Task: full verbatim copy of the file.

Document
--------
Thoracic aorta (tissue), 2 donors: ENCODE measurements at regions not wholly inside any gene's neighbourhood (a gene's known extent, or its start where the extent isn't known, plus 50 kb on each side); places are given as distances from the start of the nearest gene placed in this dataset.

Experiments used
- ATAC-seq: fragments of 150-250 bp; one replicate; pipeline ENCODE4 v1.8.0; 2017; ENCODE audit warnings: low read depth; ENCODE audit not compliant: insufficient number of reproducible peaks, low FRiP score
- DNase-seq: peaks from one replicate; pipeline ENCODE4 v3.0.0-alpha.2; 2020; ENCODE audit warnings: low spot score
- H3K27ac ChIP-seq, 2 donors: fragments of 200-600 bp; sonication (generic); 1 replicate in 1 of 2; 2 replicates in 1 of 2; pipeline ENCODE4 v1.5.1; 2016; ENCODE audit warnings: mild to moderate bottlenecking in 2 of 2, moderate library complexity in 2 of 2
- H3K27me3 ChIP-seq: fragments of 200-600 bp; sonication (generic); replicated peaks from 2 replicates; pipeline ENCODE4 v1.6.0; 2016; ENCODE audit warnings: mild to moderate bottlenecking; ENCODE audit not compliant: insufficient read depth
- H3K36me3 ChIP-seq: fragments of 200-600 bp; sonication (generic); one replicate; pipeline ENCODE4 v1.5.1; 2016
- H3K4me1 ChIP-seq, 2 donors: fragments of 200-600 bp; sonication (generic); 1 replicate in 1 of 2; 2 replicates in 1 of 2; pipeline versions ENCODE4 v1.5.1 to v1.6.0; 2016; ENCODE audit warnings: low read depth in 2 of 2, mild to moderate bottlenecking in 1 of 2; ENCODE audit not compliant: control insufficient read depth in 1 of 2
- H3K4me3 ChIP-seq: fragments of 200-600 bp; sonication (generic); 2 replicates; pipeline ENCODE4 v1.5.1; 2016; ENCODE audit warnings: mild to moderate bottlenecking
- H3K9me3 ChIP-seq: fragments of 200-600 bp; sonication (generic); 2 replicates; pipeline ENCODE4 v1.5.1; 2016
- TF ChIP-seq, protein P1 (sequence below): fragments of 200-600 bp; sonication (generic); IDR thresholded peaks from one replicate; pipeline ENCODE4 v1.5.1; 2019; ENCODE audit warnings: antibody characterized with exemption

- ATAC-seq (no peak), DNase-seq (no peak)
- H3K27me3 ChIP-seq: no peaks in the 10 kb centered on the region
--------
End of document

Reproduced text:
Thoracic aorta (tissue), 2 donors: ENCODE measurements at regions not wholly inside any gene's neighbourhood (a gene's known extent, or its start where the extent isn't known, plus 50 kb on each side); places are given as distances from the start of the nearest gene placed in this dataset.

Experiments used
- ATAC-seq: fragments of 150-250 bp; one replicate; pipeline ENCODE4 v1.8.0; 2017; ENCODE audit warnings: low read depth; ENCODE audit not compliant: insufficient number of reproducible peaks, low FRiP score
- DNase-seq: peaks from one replicate; pipeline ENCODE4 v3.0.0-alpha.2; 2020; ENCODE audit warnings: low spot score
- H3K27ac ChIP-seq, 2 donors: fragments of 200-600 bp; sonication (generic); 1 replicate in 1 of 2; 2 replicates in 1 of 2; pipeline ENCODE4 v1.5.1; 2016; ENCODE audit warnings: mild to moderate bottlenecking in 2 of 2, moderate library complexity in 2 of 2
- H3K27me3 ChIP-seq: fragments of 200-600 bp; sonication (generic); replicated peaks from 2 replicates; pipeline ENCODE4 v1.6.0; 2016; ENCODE audit warnings: mild to moderate bottlenecking; ENCODE audit not compliant: insufficient read depth
- H3K36me3 ChIP-seq: fragments of 200-600 bp; sonication (generic); one replicate; pipeline ENCODE4 v1.5.1; 2016
- H3K4me1 ChIP-seq, 2 donors: fragments of 200-600 bp; sonication (generic); 1 replicate in 1 of 2; 2 replicates in 1 of 2; pipeline versions ENCODE4 v1.5.1 to v1.6.0; 2016; ENCODE audit warnings: low read depth in 2 of 2, mild to moderate bottlenecking in 1 of 2; ENCODE audit not compliant: control insufficient read depth in 1 of 2
- H3K4me3 ChIP-seq: fragments of 200-600 bp; sonication (generic); 2 replicates; pipeline ENCODE4 v1.5.1; 2016; ENCODE audit warnings: mild to moderate bottlenecking
- H3K9me3 ChIP-seq: fragments of 200-600 bp; sonication (generic); 2 replicates; pipeline ENCODE4 v1.5.1; 2016
- TF ChIP-seq, protein P1 (sequence below): fragments of 200-600 bp; sonication (generic); IDR thresholded peaks from one replicate; pipeline ENCODE4 v1.5.1; 2019; ENCODE audit warnings: antibody characterized with exemption

- ATAC-seq (no peak), DNase-seq (no peak)
- H3K27me3 ChIP-seq: no peaks in the 10 kb centered on the region